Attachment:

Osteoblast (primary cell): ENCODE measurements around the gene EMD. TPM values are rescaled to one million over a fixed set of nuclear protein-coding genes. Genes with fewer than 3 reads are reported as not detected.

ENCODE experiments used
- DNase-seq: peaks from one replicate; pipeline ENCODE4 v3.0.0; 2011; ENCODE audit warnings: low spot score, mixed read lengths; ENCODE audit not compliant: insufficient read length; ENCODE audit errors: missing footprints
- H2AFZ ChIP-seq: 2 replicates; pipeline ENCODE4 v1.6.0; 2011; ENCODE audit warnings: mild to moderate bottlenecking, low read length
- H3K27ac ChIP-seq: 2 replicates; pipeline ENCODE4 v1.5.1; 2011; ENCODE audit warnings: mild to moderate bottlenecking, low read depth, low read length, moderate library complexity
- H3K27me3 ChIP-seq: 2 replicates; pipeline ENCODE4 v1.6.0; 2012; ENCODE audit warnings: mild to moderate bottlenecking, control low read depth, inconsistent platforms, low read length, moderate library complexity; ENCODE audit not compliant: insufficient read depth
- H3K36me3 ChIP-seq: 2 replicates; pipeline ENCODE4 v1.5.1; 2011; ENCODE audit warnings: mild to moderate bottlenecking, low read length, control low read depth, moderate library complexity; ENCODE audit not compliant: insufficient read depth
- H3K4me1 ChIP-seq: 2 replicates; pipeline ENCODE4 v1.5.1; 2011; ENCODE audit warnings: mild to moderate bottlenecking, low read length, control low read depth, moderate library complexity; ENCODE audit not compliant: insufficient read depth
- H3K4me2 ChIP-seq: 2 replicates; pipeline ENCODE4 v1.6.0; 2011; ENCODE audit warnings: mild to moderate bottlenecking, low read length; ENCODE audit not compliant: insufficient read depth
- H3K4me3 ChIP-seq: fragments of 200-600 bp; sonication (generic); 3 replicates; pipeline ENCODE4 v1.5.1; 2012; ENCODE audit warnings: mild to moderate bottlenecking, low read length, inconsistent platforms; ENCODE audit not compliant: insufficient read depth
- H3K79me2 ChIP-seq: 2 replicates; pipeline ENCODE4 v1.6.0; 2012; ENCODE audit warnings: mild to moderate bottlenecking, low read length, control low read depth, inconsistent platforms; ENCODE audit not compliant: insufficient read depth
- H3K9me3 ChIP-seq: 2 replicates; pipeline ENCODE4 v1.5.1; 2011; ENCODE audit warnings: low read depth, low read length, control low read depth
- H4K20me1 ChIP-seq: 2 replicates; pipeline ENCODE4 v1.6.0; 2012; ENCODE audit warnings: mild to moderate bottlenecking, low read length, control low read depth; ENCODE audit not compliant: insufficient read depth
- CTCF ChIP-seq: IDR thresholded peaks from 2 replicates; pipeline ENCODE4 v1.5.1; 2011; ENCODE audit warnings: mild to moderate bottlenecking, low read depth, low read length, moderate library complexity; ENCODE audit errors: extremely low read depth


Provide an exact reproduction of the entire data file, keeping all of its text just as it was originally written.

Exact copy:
Osteoblast (primary cell): ENCODE measurements around the gene EMD. TPM values are rescaled to one million over a fixed set of nuclear protein-coding genes. Genes with fewer than 3 reads are reported as not detected.

ENCODE experiments used
- DNase-seq: peaks from one replicate; pipeline ENCODE4 v3.0.0; 2011; ENCODE audit warnings: low spot score, mixed read lengths; ENCODE audit not compliant: insufficient read length; ENCODE audit errors: missing footprints
- H2AFZ ChIP-seq: 2 replicates; pipeline ENCODE4 v1.6.0; 2011; ENCODE audit warnings: mild to moderate bottlenecking, low read length
- H3K27ac ChIP-seq: 2 replicates; pipeline ENCODE4 v1.5.1; 2011; ENCODE audit warnings: mild to moderate bottlenecking, low read depth, low read length, moderate library complexity
- H3K27me3 ChIP-seq: 2 replicates; pipeline ENCODE4 v1.6.0; 2012; ENCODE audit warnings: mild to moderate bottlenecking, control low read depth, inconsistent platforms, low read length, moderate library complexity; ENCODE audit not compliant: insufficient read depth
- H3K36me3 ChIP-seq: 2 replicates; pipeline ENCODE4 v1.5.1; 2011; ENCODE audit warnings: mild to moderate bottlenecking, low read length, control low read depth, moderate library complexity; ENCODE audit not compliant: insufficient read depth
- H3K4me1 ChIP-seq: 2 replicates; pipeline ENCODE4 v1.5.1; 2011; ENCODE audit warnings: mild to moderate bottlenecking, low read length, control low read depth, moderate library complexity; ENCODE audit not compliant: insufficient read depth
- H3K4me2 ChIP-seq: 2 replicates; pipeline ENCODE4 v1.6.0; 2011; ENCODE audit warnings: mild to moderate bottlenecking, low read length; ENCODE audit not compliant: insufficient read depth
- H3K4me3 ChIP-seq: fragments of 200-600 bp; sonication (generic); 3 replicates; pipeline ENCODE4 v1.5.1; 2012; ENCODE audit warnings: mild to moderate bottlenecking, low read length, inconsistent platforms; ENCODE audit not compliant: insufficient read depth
- H3K79me2 ChIP-seq: 2 replicates; pipeline ENCODE4 v1.6.0; 2012; ENCODE audit warnings: mild to moderate bottlenecking, low read length, control low read depth, inconsistent platforms; ENCODE audit not compliant: insufficient read depth
- H3K9me3 ChIP-seq: 2 replicates; pipeline ENCODE4 v1.5.1; 2011; ENCODE audit warnings: low read depth, low read length, control low read depth
- H4K20me1 ChIP-seq: 2 replicates; pipeline ENCODE4 v1.6.0; 2012; ENCODE audit warnings: mild to moderate bottlenecking, low read length, control low read depth; ENCODE audit not compliant: insufficient read depth
- CTCF ChIP-seq: IDR thresholded peaks from 2 replicates; pipeline ENCODE4 v1.5.1; 2011; ENCODE audit warnings: mild to moderate bottlenecking, low read depth, low read length, moderate library complexity; ENCODE audit errors: extremely low read depth